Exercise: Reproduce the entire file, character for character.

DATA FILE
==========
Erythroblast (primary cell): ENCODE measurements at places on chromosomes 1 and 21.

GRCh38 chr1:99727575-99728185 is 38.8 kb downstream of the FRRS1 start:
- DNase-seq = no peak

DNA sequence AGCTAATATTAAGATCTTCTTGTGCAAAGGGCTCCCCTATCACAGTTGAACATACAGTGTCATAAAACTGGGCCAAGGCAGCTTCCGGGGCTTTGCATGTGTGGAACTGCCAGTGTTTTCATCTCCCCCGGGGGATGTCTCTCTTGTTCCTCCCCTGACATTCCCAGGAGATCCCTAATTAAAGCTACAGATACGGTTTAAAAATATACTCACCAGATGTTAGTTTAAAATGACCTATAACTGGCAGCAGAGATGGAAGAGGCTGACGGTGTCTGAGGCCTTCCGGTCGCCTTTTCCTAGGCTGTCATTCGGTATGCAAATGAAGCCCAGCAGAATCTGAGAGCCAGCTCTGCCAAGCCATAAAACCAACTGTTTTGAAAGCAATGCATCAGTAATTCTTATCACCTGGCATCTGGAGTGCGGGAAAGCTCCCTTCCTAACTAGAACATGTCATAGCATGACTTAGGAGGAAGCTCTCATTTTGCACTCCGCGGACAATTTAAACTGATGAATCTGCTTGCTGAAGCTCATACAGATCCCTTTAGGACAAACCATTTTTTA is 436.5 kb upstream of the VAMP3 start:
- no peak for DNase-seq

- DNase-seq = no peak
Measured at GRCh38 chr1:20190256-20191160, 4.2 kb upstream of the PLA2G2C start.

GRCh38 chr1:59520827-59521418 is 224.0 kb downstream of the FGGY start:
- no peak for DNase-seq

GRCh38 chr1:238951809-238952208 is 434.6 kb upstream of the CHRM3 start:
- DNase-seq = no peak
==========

Erythroblast (primary cell): ENCODE measurements at places on chromosomes 1 and 21.

GRCh38 chr1:99727575-99728185 is 38.8 kb downstream of the FRRS1 start:
- DNase-seq = no peak

DNA sequence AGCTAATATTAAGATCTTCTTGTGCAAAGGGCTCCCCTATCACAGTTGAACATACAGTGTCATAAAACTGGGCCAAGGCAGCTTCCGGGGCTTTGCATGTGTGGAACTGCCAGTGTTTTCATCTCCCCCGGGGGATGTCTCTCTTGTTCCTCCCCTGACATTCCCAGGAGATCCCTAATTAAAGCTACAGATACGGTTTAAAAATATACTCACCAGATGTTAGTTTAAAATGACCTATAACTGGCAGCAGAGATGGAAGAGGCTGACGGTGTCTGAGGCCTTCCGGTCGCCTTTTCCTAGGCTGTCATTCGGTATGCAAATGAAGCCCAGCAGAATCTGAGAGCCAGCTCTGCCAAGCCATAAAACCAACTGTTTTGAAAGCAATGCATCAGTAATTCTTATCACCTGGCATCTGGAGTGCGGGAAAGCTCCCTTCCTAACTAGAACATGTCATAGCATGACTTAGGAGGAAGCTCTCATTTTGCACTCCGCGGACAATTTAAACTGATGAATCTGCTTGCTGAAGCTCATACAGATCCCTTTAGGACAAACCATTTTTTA is 436.5 kb upstream of the VAMP3 start:
- no peak for DNase-seq

- DNase-seq = no peak
Measured at GRCh38 chr1:20190256-20191160, 4.2 kb upstream of the PLA2G2C start.

GRCh38 chr1:59520827-59521418 is 224.0 kb downstream of the FGGY start:
- no peak for DNase-seq

GRCh38 chr1:238951809-238952208 is 434.6 kb upstream of the CHRM3 start:
- DNase-seq = no peak